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Clinical decision support systems (CDSS) are computer-based applications used to analyze data within electronic health records (EHRs). CDS algorithms are progressively being integrated into healthcare systems to expand patient care. However, research and development in ethical frameworks have uncovered that CDS applications can perpetuate bias in healthcare. A recent EHR quality improvement study has revealed significant differences in family history accessibility, availability, and comprehensiveness based on sex, race and ethnicity, and language preference. These findings propose that historically medically underserved populations are excluded from identification from CDS tools based on family history information, unintentionally reinforcing existing healthcare disparities and potentially creating more disparities in healthcare systems.

 

decision support system

The Colon Cancer Foundation had the opportunity to speak with Dr. Shahnaz Sultan, MD, MHSC, AGAF, about her research team’s findings that pandemic-related pre-procedure COVID-19 testing caused higher rates of endoscopy cancellations among patients from marginalized populations. A Professor of Medicine in the Division of Gastroenterology, Hepatology, and Nutrition and the Program Director for the Gastroenterology Fellowship Training Program at the University of Minnesota, Dr. Sultan’s research interests are focused on reducing colorectal cancer morbidity and mortality by improving adherence and quality of colonoscopy.

Q: What is the main takeaway you want people to understand from your research?

One of the most important things we want to emphasize is that colorectal cancer [CRC] is a very preventable cancer and there is a lot of high-quality evidence that shows that screening for CRC actually leads to a reduction in associated mortality. We really need to think about CRC screening along a continuum—whether you are doing stool-based testing or you’re getting a colonoscopy, it’s a multi-step process, and at every step, we need to be cognizant about reducing barriers and helping patients complete their CRC screening tests. Adding another step that patients have to complete prior to colonoscopy, such as pre-procedure SARS-CoV2 testing, in addition to completing their bowel prep, following dietary guidelines, finding transportation, and coming in to get a colonoscopy, really makes it that much more challenging. Pre-procedure testing serves as one more step and one more possible barrier in terms of getting people up-to-date with their screening.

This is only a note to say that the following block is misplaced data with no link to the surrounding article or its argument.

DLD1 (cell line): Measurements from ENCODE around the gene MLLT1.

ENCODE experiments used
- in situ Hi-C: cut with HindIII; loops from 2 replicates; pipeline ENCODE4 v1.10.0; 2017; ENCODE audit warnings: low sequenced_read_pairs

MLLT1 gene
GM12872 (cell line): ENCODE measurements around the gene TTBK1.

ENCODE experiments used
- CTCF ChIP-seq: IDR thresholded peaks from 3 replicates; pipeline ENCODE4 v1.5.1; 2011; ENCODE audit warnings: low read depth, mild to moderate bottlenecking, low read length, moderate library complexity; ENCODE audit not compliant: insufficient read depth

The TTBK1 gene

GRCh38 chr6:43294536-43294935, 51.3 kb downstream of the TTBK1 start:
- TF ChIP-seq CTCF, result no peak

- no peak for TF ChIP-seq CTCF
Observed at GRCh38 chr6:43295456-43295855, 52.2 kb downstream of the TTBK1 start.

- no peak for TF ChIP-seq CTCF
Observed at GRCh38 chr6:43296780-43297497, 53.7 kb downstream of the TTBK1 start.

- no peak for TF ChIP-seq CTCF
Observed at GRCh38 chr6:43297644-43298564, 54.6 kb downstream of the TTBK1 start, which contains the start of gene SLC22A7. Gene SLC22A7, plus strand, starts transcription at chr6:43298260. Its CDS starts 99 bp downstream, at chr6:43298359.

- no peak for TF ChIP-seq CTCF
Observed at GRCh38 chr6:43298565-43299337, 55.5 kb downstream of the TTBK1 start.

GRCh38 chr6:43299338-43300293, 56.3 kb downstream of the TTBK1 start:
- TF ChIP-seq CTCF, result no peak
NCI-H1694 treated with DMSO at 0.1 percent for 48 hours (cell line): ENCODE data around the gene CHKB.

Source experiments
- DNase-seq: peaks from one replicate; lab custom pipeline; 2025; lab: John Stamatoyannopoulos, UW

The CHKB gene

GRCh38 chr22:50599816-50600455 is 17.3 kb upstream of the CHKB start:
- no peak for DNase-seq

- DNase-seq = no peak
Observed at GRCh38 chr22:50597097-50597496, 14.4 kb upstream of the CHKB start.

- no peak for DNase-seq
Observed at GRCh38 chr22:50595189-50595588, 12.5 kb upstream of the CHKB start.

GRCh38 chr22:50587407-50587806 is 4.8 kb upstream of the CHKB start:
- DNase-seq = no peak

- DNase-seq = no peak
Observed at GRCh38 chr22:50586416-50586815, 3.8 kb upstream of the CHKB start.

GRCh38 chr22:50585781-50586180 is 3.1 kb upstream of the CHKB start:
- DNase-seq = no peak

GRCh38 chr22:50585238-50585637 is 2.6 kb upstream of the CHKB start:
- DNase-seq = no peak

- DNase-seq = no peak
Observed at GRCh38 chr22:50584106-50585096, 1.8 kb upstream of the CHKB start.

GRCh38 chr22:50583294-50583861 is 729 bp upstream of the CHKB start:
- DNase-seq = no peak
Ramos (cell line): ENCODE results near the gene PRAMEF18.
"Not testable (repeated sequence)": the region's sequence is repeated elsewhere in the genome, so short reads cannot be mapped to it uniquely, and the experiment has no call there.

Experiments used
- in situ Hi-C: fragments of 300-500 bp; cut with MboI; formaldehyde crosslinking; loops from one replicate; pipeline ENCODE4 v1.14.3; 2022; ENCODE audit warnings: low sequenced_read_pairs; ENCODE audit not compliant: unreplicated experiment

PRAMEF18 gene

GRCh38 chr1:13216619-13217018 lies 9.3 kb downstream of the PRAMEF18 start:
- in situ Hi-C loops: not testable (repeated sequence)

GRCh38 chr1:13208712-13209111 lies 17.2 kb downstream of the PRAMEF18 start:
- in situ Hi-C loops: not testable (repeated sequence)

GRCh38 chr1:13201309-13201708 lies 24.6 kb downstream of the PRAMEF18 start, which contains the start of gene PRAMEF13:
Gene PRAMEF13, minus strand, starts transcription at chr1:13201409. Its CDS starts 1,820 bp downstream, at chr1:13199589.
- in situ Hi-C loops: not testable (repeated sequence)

Q: As you were conducting your research, were there any findings that surprised you?

Our objective here was to understand the impact of pre-procedure COVID-19 testing—we wanted to see the magnitude of the impact and who was specifically affected by this additional requirement. When we looked at the canceled outpatient endoscopy procedures in our cohort from March 2021 to September 2021, we were surprised that the overall cancellation rate was so high in terms of getting people to complete their colonoscopy. Among the 574 cancellations, a little under 10% were due to pre-procedure COVID-19 testing requirements, and a good proportion of the remainder, about 51%, were patient-initiated cancellations. There were a lot of additional factors that were potentially holding people back from CRC screening. Additionally, we were surprised that pre-procedure testing was disproportionately affecting certain populations. Persons who self-identified as Black, American Indian, Alaskan Native, or Hispanic were more likely to have testing-related cancellations. 

Dr. Shahnaz Sultan

Q: Of the patients who canceled their colonoscopy, do we know if they went for an alternate form of testing for colorectal cancer, such as stool-based testing?

That’s an interesting question! We do not have that health data within our health system, but you bring up a good point. During the pandemic, a lot of other health systems were shifting gears from colonoscopy to stool-based testing and using programmatic efforts to directly reach out to patients to make sure they were getting some form of CRC screening. 

Q: Healthcare challenges, such as the COVID-19 pandemic, have demonstrated to significantly disrupt CRC screening procedures and participation, especially for medically underserved communities. What steps can be taken or what policies can be implemented in the future to support CRC screening participation and prevent significant disruptions to CRC screening?                                              

There is a lot of ongoing research to understand different barriers we can address or different interventions we can take to improve screening at the population level. We really need a multifaceted or multi-pronged approach to screening. We really need to think about interventions that not only focus on patients, but we also need to target providers, health systems, and community leaders, and think about national and federal policy decisions. I think there are a lot of opportunities to decrease barriers at different levels in terms of getting people to be more up-to-date with screening at a population level.